Rwanda’s institutional depth, remains largely untested, and it is doubtful the country will function the way it does without his towering figure.
The need for his firm and steady hand, is one reason his supporters give for him ruling beyond 2017. However, if he had invested enough in building successors, he would have done so and Rwanda would not be in its current dilemma.
By him staying on because there is no replacement, would effectively be profiting from his own fail grade at succession planning.
Rwanda doesn’t have a vice president, with the Prime Minister performing the role of the president’s deputy. Yet since Kagame was elected president in 2000, the current PM Anastase Murekezi is the third. Being PM in Rwanda is generally a short tour of duty, not allowing them to develop the skills to be pretenders to the throne.
Top on Twitter
Kagame is also the one president who has a huge international fan base, and with 906,000 followers, he has the largest following on Twitter of any African leader. But the legions of his enemies are also big. Both Kagame-cheering and Kagame-bashing are cottage industries in their own right.
His enemies, though, have always lost – finding it a hard job to run against his record, and they are angry. They are waiting for their moment, and right now they think it is about to be handed to them when a constitutional amendment removes term limits.
Their headlines and columns might well already have been rewritten. If he stays put, there will be an avalanche of “we told you so; the real strongman in Kagame has been revealed.”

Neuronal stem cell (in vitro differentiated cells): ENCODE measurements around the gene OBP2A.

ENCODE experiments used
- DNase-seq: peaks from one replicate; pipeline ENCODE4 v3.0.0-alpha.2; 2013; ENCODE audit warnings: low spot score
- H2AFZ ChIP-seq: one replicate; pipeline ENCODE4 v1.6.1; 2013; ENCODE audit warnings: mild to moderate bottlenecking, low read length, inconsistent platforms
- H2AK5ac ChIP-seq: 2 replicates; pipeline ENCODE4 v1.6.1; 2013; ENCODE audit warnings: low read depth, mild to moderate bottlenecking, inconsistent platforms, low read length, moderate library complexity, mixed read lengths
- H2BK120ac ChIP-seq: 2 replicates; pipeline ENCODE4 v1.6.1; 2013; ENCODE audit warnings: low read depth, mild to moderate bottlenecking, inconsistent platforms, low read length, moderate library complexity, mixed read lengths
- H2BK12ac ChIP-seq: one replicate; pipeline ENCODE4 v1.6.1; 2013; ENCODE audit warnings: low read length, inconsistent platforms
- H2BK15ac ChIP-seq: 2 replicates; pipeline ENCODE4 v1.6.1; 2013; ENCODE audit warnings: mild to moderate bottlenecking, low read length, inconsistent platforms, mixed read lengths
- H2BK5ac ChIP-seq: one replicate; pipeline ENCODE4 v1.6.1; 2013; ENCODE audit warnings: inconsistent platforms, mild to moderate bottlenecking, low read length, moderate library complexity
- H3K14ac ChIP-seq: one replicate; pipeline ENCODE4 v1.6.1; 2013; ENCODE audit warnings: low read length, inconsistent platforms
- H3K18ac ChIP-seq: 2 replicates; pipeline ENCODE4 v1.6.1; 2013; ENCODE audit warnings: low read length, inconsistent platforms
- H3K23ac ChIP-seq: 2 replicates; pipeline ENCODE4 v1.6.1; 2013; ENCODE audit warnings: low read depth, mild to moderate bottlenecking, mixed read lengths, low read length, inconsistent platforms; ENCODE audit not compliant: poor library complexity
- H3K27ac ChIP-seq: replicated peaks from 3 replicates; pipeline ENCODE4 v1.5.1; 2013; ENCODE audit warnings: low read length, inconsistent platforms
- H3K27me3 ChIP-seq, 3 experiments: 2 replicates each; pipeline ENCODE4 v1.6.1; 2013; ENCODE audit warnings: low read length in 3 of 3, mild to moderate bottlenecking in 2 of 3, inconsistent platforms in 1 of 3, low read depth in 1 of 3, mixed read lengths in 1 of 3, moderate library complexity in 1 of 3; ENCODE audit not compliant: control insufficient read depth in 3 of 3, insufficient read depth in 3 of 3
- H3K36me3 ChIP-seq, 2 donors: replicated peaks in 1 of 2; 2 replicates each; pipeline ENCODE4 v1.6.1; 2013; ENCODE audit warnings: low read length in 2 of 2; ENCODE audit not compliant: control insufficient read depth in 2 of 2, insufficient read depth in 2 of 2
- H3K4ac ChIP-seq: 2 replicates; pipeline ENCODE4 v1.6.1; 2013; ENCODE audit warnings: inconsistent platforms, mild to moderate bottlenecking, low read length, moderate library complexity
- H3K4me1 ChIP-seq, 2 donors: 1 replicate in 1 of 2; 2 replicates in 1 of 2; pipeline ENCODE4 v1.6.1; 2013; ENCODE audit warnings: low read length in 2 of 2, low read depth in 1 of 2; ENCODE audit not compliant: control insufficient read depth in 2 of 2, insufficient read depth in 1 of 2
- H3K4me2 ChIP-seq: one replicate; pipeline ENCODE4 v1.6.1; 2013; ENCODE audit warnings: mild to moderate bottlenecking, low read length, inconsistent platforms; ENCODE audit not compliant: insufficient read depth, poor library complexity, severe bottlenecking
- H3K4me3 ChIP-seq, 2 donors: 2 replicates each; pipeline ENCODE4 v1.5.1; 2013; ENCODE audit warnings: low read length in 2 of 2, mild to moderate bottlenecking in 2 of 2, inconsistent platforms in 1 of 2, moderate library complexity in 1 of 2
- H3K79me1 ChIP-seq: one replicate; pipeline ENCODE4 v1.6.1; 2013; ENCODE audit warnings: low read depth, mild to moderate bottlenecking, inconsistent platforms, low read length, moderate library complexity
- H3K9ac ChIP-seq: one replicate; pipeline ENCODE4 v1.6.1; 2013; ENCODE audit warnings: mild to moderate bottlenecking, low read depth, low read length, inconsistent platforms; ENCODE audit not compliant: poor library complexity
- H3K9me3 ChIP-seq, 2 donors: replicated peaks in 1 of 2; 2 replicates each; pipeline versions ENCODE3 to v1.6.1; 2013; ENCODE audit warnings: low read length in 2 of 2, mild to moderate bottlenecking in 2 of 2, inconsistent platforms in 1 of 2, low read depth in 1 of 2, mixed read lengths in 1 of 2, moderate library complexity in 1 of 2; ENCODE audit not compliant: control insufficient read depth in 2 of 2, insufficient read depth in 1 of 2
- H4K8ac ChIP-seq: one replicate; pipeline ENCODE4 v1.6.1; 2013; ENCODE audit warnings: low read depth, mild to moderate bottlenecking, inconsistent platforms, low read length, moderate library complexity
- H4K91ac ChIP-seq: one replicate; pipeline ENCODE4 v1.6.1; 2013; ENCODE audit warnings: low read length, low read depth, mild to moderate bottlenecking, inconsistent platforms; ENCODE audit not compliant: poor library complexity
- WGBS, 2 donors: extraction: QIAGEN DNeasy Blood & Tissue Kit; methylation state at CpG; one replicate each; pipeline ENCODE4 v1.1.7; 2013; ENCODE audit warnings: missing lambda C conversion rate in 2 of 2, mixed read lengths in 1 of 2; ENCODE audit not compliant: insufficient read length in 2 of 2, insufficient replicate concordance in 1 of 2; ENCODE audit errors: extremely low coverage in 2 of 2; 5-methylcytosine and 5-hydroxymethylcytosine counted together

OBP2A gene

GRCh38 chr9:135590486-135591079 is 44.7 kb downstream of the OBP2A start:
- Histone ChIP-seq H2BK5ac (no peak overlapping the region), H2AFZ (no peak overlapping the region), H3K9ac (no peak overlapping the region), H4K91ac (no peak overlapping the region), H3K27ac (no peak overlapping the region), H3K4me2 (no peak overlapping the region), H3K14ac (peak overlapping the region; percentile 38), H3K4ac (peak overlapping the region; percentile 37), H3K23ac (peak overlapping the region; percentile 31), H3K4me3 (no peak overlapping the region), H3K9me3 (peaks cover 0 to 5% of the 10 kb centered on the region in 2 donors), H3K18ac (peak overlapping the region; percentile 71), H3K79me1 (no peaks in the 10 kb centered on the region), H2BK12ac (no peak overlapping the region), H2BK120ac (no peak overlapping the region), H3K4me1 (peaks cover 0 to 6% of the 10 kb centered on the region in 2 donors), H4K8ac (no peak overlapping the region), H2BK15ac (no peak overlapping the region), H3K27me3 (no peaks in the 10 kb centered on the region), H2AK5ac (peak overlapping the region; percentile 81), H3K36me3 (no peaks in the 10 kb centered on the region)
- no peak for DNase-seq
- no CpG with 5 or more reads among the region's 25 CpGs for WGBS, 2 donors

Though he scoffs at the idea that anyone but Rwandans should have a say on the country’s future, in reality post-genocide Rwanda is a country built partly on the complex fabric of the world’s troubled and guilty conscience for having done little to stop the 1994 genocide in which nearly one million, most of them Tutsi, were slaughtered.
Crafting a nation that actually functions from the depths of the genocide graveyard, is a big part of “Brand Kagame”; the man who did what in 1994 looked like the impossible. It has opened doors for him and Rwanda in the world, and ensured that even at the height of criticism about Kigali’s meddling and proxy wars in eastern Democratic Republic of Congo (DRC), much like Israel, there was always support for Kigali even in the UN Security Council to ensure it wasn’t buried into a sea of sanctions.
Known for being a man who mostly acts out of conviction, it will indeed be unusual that Kagame, as he said, doesn’t want the constitution changed, but would still see it amended, and then go on to stand for elections again in the new dispensation. This would be a new Kagame, who is swayed by populist opinion, even if he disagrees with it.
It is a big gamble, because the biggest assets he brings to the Rwanda presidency – being a man of his word, and someone who looks at the presidency as public service not a personal power trip – would be lost and he could easily become toxic.
He would no longer be able to marshal the attributes that his supporters banked on to give him a third course of the presidency.
Stepping down, though, would leave him with the moral authority to influence the direction of the country, much like Tanzania’s Julius Nyerere did, and even stage a comeback should the country be plunged in a future crisis.
If he fails to play this right, he won’t be the first – or last – leader to shoot for the hilltop, when he could have gunned for the stars.